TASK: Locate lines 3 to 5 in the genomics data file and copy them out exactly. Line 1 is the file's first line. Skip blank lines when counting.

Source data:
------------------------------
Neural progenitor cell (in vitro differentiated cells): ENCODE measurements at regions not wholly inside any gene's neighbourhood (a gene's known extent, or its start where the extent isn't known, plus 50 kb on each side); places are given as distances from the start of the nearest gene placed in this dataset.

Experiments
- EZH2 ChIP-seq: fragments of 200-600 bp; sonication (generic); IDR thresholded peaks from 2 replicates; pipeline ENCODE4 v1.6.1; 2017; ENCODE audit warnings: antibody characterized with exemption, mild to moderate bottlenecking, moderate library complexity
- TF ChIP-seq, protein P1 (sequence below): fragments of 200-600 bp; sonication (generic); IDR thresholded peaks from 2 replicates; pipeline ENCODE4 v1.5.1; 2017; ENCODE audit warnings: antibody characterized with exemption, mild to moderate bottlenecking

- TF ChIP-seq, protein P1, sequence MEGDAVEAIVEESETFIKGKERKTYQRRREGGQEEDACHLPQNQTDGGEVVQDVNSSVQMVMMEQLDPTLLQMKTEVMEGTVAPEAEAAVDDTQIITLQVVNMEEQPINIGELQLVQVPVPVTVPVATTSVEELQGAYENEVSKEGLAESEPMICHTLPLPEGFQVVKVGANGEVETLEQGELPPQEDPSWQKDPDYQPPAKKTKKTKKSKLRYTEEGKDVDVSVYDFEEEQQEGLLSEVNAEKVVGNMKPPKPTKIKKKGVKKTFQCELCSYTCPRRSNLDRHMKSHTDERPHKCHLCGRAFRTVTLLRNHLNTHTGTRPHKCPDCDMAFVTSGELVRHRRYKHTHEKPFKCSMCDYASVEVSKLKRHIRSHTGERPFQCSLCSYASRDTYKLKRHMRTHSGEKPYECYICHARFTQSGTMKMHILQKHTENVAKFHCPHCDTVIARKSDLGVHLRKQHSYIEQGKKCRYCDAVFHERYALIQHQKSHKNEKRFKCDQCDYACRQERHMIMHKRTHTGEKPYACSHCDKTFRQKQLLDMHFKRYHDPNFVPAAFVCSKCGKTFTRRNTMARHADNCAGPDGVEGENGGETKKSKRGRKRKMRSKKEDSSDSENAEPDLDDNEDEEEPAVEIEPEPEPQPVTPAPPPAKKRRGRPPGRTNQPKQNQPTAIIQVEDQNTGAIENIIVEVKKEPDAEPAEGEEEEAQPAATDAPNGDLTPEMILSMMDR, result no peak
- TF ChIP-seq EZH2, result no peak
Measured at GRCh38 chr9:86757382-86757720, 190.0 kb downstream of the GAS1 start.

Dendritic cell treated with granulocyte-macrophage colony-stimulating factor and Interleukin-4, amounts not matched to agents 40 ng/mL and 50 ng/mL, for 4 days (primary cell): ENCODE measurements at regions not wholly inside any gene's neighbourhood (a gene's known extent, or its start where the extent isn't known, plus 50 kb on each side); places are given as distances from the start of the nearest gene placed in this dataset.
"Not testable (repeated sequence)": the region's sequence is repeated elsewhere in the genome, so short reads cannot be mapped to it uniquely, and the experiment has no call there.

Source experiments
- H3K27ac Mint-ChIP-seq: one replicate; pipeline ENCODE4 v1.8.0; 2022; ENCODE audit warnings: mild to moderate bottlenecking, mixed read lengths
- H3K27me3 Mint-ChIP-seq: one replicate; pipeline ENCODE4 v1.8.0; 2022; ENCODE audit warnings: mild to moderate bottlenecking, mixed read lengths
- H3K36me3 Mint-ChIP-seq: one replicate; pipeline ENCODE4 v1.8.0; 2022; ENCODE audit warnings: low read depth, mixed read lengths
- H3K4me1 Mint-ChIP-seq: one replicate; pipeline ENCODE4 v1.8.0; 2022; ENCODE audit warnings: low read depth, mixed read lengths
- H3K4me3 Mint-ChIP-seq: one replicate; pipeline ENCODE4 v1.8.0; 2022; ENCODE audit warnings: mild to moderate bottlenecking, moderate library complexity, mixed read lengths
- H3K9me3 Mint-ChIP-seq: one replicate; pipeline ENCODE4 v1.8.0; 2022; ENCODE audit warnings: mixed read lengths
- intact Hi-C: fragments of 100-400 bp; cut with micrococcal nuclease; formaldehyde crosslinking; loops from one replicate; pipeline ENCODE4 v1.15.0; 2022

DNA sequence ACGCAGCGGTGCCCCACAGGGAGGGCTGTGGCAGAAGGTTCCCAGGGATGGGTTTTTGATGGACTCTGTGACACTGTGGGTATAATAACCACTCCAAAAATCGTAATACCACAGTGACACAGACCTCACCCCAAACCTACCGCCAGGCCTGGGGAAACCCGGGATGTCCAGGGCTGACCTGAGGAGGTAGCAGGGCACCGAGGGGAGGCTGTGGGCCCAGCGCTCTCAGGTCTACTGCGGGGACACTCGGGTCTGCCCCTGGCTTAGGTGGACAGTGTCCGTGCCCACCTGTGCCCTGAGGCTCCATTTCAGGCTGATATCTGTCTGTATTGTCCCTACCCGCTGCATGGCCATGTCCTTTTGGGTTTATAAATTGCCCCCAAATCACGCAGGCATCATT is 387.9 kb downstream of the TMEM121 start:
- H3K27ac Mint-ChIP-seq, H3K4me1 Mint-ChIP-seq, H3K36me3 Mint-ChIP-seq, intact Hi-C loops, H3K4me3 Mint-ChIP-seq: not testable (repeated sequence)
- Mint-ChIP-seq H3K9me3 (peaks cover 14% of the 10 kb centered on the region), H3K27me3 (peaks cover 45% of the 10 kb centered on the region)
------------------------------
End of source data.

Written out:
- EZH2 ChIP-seq: fragments of 200-600 bp; sonication (generic); IDR thresholded peaks from 2 replicates; pipeline ENCODE4 v1.6.1; 2017; ENCODE audit warnings: antibody characterized with exemption, mild to moderate bottlenecking, moderate library complexity
- TF ChIP-seq, protein P1 (sequence below): fragments of 200-600 bp; sonication (generic); IDR thresholded peaks from 2 replicates; pipeline ENCODE4 v1.5.1; 2017; ENCODE audit warnings: antibody characterized with exemption, mild to moderate bottlenecking

- TF ChIP-seq, protein P1, sequence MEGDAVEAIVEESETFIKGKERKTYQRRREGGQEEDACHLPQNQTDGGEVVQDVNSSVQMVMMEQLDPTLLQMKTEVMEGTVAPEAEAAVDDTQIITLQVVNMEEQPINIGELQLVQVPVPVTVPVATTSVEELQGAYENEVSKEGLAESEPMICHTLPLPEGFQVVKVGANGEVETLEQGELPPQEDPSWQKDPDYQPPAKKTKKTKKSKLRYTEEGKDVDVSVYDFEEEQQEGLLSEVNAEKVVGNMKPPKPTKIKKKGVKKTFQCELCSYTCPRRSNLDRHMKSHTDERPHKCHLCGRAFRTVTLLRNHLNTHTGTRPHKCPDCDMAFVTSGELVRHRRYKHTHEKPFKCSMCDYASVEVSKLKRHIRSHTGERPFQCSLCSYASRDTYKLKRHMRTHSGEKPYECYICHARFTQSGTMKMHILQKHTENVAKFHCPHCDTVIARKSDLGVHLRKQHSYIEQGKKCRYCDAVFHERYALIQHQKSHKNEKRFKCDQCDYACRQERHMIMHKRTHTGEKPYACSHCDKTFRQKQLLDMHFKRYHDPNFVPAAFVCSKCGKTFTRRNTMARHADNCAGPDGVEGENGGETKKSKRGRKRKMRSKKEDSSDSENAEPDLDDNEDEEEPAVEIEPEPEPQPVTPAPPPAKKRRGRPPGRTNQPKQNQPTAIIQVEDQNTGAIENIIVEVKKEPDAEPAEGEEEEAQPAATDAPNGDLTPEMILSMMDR, result no peak